|The Place of Prayer, near the Summer Street entrance of the Halifax Infirmary building, is open to patients, their families and staff of all faiths. (Krista Hill Photography)|
In a quiet bedside moment, Fred and Kathleen Pellerine give Holy Communion to a patient, followed by a silent prayer. Holy Communion is one way patients of the Christian faith can practice their religion to help them feel at ease. Grateful to be part of the symbolic ceremony, the compassionate husband and wife team not only provide comfort, but are an integral part of the healing process.
As Catholic spiritual care volunteers, the Pellerines help patients connect with their spirituality to find meaning and inspiration during a difficult time in their lives.
“The patients are all very grateful,” says Kathleen, a former nurse at the QEII.
For 25 years, Fred and Kathleen have been helping patients. At least one Sunday a month they visit the hospital. Both are now Eucharistic Ministers and give communion to as many as 40 people during a visit. Sometimes they find older patients awaiting their visit and other times visiting family members will want to take communion with the patient. The Pellerines believe that by giving communion they are sharing some of the patients’ pain and suffering. Through their kindness, they make life a little lighter for someone in need.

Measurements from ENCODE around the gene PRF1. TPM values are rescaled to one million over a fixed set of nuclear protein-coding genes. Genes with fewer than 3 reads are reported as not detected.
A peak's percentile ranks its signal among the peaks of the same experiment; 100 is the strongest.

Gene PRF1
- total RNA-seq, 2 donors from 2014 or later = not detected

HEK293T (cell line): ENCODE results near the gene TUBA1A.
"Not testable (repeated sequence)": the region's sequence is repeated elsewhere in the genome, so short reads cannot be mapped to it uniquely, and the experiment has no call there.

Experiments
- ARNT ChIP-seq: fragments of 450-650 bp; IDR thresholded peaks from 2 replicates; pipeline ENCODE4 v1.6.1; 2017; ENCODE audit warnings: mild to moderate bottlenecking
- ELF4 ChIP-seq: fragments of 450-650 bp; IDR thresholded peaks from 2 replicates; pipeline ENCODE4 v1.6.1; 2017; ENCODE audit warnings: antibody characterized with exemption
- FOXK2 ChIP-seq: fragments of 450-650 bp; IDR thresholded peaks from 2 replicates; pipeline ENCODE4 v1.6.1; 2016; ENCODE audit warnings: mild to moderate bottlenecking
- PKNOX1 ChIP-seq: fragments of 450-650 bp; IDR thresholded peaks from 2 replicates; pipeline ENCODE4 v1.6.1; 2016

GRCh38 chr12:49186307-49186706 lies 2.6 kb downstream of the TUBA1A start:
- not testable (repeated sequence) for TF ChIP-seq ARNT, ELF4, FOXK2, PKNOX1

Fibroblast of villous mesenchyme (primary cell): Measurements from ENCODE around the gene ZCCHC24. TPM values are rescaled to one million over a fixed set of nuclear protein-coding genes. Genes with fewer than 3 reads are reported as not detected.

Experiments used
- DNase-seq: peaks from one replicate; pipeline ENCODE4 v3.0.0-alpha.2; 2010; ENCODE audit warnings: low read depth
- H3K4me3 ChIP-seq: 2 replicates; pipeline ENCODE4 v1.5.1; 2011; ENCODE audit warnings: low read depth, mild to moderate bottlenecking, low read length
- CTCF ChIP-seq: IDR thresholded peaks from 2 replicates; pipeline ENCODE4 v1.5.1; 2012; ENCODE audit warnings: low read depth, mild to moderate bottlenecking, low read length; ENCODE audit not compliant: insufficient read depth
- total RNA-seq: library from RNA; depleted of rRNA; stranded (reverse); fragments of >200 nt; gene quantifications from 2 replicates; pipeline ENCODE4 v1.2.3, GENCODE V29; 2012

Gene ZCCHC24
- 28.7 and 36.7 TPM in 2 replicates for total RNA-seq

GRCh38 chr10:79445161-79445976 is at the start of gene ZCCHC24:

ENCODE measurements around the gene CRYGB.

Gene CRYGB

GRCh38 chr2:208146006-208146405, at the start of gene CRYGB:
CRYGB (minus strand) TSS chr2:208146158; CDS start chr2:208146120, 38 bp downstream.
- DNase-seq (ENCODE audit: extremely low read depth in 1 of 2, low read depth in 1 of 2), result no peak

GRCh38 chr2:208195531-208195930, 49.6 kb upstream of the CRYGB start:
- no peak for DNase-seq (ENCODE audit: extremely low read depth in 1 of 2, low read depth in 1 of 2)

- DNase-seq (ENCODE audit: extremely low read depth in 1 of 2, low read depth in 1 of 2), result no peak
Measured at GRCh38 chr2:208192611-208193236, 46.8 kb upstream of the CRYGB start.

“It’s all about the patient and their needs,” says Deacon Wilfred Boudreau who organizes a portion of the Spiritual Care program at the QEII.
“Lots of times we’ll just say a prayer with someone. Sometimes they can’t swallow for communion.”
Fred and Kathleen are two of the 1,100 volunteers supporting more than 250 volunteer programs across the QEII Health Sciences Centre. While the Pellerines provide communion and prayer to Catholic patients, other spiritual care volunteers provide support with healing and recovery to patients with other beliefs or religious affiliations. Volunteers also help patients connect with clergy, denominational chaplains and lay visitors from their faith community.
The Place of Prayer, near the Summer Street entrance of the Halifax Infirmary building, is open to patients, their families and staff of all faiths. Inside the tranquil space, a colourful Tree of Life tapestry hangs on the wall, prayer rugs lie in a corner for Muslims, and in another corner, there are benches for Buddhists to meditate. Every Sunday a Catholic Mass is held in the space.
“Once people come to volunteer and they get into it they just keep coming back,” says Wilfred of the close to 25 volunteers who do Catholic ministry in the hospital. “They’re doing it out of a vocation to serve.”
As a nurse, Kathleen remembers watching nuns giving communion at the bedside and witnessing the comfort they provided. When she retired from her profession in 1995, she wanted to follow in their footsteps and continue with the volunteer work she had started while working.
Fred felt the same way when he retired, not long after Kathleen, from his job as a horticultural supervisor at the Halifax Public Gardens. Realizing that patients are under stress, Fred sometimes uses humour to help. When a patient told him that he didn’t want to take communion one day, Fred piped up that he’d driven all the way from Enfield (about a 35 km drive) to give it to him. After sharing a lighter moment, the patient agreed.
“I truly love the opportunity to be with patients at the health centre. To be in the presence of suffering and to know you can be of help. It is such a gift,” says Fred. “We do get far more out of it than we give. That’s the nature of giving.”